Unfortunately, many Coaches are ex-software developers with very little knowledge of businesses, which can hinder achieving the desired results.
Using recruiters to hire Agile Coaches
Agile Coaching is a relatively new role and not many recruiters have enough experience in this sphere yet. Remember that a certificate is not always the only criteria to be eligible for the job.
Experienced Agile Coaches do not generally work with recruiters; therefore, if you’re looking to hire an Agile Coach, it’s a good idea to seek out local groups, online communities or Meetups which might offer you good recommendations along the way.
Do not hire people from the big consulting companies
Big consulting corporations may have prestige in the market but often they sub-contract junior freelancers or even graduates for Scrum Master or even Agile Coach roles. If you´re looking for the best, do not hire from these corporations.
Make sure you have a clear idea of the problems you want to solve. You need to be transparent about them to your potential Coach, and a great Coach, of course, asks you about your purpose and vision right at the start.
Keeping an open mind
A good Coach challenges your assumptions, organisational processes and structure. He or she even risks getting "fired" as a result of challenging your status quo.
Although it often hurts when someone challenges you with radical, new ideas and suggestions, it’s important to be open to change without falling into the trap of being defensive or unwilling to listen.
Working with you and with your leadership team
All change requires leadership so it makes sense that an Agile Coach must work with your organisation’s leaders. If the Agile Coach works solely at team level, a lack of contact with executives makes Coaching inefficient and unsustainable.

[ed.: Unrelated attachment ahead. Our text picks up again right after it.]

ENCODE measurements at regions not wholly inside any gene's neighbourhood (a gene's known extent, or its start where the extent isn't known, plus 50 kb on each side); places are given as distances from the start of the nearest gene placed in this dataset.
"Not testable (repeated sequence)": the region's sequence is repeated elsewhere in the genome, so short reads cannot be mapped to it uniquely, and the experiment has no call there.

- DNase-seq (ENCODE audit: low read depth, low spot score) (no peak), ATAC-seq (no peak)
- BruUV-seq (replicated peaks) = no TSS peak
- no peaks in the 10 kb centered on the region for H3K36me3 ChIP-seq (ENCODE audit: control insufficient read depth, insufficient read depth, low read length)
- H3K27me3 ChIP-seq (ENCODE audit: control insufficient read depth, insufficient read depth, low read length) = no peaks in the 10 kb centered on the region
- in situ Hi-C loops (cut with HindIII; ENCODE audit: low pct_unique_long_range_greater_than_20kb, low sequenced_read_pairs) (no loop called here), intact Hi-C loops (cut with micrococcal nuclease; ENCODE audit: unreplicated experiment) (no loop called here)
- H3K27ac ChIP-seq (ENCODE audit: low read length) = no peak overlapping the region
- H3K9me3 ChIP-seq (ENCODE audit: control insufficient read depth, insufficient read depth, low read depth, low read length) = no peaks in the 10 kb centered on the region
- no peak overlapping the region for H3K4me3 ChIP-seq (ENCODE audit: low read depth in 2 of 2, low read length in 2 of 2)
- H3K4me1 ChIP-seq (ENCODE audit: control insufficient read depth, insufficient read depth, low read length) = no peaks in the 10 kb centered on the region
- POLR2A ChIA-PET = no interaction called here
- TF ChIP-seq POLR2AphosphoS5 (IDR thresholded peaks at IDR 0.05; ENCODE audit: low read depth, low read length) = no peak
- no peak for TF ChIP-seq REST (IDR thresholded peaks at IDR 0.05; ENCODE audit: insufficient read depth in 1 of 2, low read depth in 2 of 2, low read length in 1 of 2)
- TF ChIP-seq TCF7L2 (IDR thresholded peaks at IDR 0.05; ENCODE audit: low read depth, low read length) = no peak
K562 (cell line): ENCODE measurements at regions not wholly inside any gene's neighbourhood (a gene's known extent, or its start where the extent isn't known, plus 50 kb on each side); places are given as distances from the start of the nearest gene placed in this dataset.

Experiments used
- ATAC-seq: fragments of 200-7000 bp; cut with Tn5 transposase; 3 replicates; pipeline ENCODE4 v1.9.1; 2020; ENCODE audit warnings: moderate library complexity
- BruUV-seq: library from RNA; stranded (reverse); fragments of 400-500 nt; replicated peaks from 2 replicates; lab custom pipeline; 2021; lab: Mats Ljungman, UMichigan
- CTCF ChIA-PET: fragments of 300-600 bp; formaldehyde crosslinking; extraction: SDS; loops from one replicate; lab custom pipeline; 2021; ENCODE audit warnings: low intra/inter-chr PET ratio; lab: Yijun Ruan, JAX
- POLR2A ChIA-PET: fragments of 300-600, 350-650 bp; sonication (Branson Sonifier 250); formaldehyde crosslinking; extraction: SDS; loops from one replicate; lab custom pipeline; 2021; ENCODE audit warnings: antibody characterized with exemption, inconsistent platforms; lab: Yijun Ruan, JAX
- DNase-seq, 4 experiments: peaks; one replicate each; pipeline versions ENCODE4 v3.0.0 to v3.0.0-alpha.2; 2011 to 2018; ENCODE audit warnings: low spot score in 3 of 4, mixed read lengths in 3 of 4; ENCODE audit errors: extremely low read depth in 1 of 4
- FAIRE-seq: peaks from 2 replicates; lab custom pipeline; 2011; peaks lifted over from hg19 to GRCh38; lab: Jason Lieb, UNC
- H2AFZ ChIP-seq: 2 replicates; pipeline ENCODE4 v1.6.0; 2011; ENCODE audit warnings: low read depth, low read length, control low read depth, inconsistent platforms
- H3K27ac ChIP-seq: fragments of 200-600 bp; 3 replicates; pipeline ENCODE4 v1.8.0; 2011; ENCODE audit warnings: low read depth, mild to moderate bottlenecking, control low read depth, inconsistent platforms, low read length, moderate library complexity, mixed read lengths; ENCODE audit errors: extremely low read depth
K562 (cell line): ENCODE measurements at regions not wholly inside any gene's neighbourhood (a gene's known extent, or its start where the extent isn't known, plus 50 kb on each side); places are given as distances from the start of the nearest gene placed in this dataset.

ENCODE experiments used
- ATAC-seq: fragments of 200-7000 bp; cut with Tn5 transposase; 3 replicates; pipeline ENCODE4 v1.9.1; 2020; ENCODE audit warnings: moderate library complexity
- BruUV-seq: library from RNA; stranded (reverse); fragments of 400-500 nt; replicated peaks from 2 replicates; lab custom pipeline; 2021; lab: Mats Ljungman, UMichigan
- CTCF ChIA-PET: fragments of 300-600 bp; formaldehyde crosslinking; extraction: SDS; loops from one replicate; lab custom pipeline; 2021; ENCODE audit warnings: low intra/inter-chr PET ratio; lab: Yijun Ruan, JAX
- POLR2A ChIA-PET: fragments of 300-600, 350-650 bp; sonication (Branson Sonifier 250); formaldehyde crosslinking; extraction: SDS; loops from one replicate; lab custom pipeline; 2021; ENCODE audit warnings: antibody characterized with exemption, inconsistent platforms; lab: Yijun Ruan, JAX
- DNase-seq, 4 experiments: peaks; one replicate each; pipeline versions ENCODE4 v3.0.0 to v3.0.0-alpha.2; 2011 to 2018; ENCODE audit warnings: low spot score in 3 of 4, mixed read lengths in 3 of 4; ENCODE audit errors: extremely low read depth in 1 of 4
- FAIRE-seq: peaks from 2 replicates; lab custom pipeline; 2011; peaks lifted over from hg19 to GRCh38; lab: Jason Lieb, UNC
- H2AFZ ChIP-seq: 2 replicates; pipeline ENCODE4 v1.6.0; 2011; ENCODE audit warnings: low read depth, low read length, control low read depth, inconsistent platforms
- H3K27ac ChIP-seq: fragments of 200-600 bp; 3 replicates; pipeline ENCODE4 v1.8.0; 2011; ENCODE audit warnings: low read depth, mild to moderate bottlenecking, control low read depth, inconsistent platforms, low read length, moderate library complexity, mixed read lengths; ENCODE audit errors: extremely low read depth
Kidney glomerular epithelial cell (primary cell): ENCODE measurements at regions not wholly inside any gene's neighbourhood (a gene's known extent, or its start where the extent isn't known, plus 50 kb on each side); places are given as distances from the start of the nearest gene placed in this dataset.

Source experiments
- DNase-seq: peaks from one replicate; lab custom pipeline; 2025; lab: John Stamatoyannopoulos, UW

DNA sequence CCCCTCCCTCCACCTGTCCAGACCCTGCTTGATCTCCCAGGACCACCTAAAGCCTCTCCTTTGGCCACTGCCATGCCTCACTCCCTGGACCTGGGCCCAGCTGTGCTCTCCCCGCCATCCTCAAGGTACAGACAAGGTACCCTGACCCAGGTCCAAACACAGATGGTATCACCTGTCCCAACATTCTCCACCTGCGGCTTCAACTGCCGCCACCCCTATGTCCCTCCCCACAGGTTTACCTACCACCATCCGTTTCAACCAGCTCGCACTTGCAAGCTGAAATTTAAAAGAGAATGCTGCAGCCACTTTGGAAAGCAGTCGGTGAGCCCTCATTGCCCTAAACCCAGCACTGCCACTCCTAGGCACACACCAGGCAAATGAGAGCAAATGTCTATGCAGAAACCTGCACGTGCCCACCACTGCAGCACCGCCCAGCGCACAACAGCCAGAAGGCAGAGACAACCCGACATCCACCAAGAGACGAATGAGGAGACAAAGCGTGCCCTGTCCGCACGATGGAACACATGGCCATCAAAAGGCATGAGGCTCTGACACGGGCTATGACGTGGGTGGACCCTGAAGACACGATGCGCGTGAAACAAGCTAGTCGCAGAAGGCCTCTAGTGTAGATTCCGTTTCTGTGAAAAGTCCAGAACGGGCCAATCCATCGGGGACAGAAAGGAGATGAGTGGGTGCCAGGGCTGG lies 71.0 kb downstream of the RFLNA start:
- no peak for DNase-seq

Do not try it yourself
Some companies simply listen to what needs to be done and say: "Great, we can do that ourselves". Be aware of the time and money you could spend doing it yourself instead of hiring a fully experienced Coach to do so.
How to spot great Agile Coaches
A good Coach asks several questions and carefully examines the situation before working with you. He or she obviously needs to fully understand the problems you are trying to solve.
Ability to measure results
Improvements are measured by results and good Coaches are able to measure them as they work with your teams. Important measures include quality, time to market, customer satisfaction, velocity, business impact and more...
An Agile Coach needs to be present at your company for 2-3 days a week, and on a full-time basis in the case of very large organisations. The goal is to gradually make teams fully Agile, rendering the Coach obsolete over time.
The brutal truth
Sometimes Coaches need to tell you the brutal truth if they are to drive change.
In the case of an over-controlling manager who is blocking change and improvements, it might be necessary to take a drastic decisions against his/her will, such as a transfer to a different department, redundancy or even firing.
Expect a Coach to dig deep into the processes and structure of your organisation to find out its strengths and weaknesses. A good Coach increases transparency, even if some employees do not like it.
Why are more companies hiring external Scrum Masters and Agile Coaches?
Nowadays, external Agile Coaches and Scrum Masters are in high demand as companies finally embrace Agile, nearly 15 years after it first arrived on the development scene.
Becoming Agile is top of the agenda for many organisations. The business world seems consumed by the knowledge that software is “eating” the world, and that the speed of innovation is ever increasing.
Agile really is a hot topic and companies are hiring more Agile Coaches and Scrum Masters than ever before, providing numerous job opportunities in the process. In fact, the market is fast becoming saturated.